A (ware)House Divided
A dimensional modeling technique we should bring back.
In the world of data analytics, it seems like dimensional modeling is always on trial. There are several talks(Coalesce 2020, Coalesce 2022) and articles on whether or not it should still be the go-to process for organizing data for analytics.
One idea from the Data Warehouse Toolkit (DWT), the book that introduced dimensional modeling, that I see less often discussed is the back room/front room. In my experience, it’s one of the more effective methodologies introduced in the DWT. In this article, I’ll briefly describe how the concepts fit into data analytics nowadays.
The Back Room and Front Room
The DWT describes separating your analytics system into two parts. The first is the back room where Extract-Transform-Load (ETL) happens, and the second is the front room where business intelligence happens.
The primary metaphor from the book is a restaurant. The back room is the restaurant’s kitchen, where food (data) is first prepared. This preparation means abstracting away the nuances of the source data and how it’s collected. It includes steps like doing lookups, renaming fields, doing complex calculations, applying defaults, dropping malformed data, adding keys, converting data types, and much more. These are done here once so that analysts won’t have to.
The front room is the dining area where the finished product is brought out to customers. In dimensional modeling, the format of that prepared data is facts and conformed dimensions. Essentially the front room provides a consistent interface to the data for analysts to access using dependable patterns.
This approach might look familiar to some because the back room/front room paradigm fits the ETL architecture exactly. After extraction, transformation happens in the back room, and the results are loaded into the front room. This setup starkly contrasts Extract-Load-Transform (ELT), another popular way to build an analytics system in the industry nowadays.
Where does it fit today?
In ELT, data is extracted from source systems, loaded into a warehouse such as Snowflake or BigQuery, and transformed as needed at, or just ahead of, analytics time. This approach is appealing in terms of flexibility but raises a few questions when you try to square it away with the back room/front room architecture:
The transformed, ready data in the front room effectively has a fixed shape (facts and dimensions if you’re doing dimensional modeling). How do you reconcile this with the idea of on-demand and flexible table transformations?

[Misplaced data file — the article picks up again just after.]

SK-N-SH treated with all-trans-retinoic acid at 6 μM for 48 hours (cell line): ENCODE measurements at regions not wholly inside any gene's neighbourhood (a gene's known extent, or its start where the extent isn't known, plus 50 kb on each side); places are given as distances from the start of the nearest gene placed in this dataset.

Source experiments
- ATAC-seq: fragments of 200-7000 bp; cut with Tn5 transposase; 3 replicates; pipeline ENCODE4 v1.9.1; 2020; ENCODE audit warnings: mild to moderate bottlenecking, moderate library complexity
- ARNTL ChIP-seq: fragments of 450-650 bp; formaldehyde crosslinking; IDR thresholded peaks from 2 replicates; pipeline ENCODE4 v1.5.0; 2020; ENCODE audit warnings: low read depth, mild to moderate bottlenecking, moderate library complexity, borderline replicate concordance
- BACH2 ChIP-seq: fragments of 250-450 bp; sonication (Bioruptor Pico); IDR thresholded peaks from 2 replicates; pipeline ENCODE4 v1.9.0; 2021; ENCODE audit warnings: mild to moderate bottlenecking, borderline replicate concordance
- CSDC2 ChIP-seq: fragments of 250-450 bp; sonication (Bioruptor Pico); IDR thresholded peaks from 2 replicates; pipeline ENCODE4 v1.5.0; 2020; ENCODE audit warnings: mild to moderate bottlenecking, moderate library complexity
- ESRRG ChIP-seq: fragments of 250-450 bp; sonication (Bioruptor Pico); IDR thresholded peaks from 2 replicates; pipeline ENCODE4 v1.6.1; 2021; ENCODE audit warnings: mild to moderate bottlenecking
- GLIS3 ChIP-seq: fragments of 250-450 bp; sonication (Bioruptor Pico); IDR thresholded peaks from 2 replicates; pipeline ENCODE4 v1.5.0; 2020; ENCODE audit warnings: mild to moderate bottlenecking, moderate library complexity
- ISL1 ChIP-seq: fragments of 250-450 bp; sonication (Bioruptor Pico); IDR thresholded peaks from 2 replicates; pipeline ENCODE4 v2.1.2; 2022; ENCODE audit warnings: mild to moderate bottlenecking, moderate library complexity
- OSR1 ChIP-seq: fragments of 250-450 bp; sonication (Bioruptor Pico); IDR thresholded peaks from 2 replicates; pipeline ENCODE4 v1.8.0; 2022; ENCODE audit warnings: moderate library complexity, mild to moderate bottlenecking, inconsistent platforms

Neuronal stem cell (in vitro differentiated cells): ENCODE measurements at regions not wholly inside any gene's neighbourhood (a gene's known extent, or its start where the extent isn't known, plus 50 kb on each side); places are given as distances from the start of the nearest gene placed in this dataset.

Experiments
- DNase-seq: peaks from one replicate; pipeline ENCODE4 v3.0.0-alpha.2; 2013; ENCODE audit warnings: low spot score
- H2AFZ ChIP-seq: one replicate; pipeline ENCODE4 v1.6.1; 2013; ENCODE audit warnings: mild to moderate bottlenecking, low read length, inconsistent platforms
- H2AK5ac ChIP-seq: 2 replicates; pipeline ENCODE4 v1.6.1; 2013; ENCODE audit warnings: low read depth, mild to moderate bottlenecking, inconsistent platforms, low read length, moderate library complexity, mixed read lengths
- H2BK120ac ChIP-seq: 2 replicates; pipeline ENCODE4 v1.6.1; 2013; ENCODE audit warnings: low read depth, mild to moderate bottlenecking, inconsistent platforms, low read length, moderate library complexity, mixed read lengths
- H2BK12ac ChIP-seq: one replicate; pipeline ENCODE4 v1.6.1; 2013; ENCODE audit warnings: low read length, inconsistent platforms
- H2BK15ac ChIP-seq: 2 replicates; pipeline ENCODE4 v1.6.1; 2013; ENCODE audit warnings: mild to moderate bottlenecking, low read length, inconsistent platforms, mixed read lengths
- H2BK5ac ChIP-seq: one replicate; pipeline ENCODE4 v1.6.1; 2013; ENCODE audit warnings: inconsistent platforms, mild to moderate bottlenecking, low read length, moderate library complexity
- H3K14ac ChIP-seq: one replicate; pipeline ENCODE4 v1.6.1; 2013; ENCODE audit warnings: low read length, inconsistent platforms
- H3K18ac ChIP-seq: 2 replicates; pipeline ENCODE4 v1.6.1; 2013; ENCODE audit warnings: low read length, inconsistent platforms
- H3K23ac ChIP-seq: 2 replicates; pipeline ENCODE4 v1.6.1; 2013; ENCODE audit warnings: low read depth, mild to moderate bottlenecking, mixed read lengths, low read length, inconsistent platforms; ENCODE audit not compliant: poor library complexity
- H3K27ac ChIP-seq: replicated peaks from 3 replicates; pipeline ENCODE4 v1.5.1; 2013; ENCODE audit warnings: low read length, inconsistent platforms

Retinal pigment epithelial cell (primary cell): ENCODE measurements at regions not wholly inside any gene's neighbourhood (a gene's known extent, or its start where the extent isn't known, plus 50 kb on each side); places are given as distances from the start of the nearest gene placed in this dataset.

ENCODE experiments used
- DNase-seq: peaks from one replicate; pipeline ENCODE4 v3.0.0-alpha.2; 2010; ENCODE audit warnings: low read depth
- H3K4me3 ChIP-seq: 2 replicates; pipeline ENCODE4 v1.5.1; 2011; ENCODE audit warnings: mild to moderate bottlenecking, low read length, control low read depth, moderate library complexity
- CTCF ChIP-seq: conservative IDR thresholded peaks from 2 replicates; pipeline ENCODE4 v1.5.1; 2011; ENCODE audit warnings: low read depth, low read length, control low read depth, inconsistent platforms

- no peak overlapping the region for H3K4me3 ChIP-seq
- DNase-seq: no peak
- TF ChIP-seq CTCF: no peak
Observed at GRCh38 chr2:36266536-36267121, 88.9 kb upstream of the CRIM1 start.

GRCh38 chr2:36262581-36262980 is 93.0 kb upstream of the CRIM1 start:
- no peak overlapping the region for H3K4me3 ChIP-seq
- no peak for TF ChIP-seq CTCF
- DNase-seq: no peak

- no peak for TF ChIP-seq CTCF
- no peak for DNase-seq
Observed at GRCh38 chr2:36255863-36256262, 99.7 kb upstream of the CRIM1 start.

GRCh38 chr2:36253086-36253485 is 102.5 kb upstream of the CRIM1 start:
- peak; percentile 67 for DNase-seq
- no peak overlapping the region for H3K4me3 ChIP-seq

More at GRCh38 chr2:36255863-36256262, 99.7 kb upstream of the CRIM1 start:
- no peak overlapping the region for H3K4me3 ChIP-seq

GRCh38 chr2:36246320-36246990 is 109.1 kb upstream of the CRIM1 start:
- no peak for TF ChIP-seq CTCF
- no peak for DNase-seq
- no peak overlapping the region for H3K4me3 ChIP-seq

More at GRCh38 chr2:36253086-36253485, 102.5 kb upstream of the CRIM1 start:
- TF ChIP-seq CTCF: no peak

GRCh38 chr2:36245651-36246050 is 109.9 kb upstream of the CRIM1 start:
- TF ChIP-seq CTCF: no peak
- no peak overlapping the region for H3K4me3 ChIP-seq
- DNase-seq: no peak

If you’re using a specific warehouse for transformation, you’ll probably also use it for business intelligence. How do you separate transformed or ready data from non-transformed data when there’s no longer a physical loading step?
I’ll give my opinion on question one in future articles. For question two, my answer would be to simulate the load step in the warehouse. In other words, create a step in the data pipeline that signals that data passed this point is ready for analytics.
This step is effectively a hook for adding SLAs, documentation, tests, and quality checks. It places the responsibility on data producers, whether data scientists or analytics engineers, to verify that the data is ready for consumption and that the pipelines producing the data are robust. You might even do what the DWT suggests and restrict access to this back room data or, in our case, data that hasn’t gone through this loading step.
Data modeling on the modern data stack is much more about information architecture requirements than physical requirements. Treating the front room as a question of information architecture means organizing tables, schemas, databases, access control, and other mechanisms to clarify the difference between ready and not ready for consumption.
Additionally, while the DWT is opinionated about what the front room should look like, the back room/front room architecture makes sense regardless of whether you have dimensional models. The key is making a judgment call about what ready-for-consumption means and adding a step, or multiple steps, in the pipeline to reify that decision.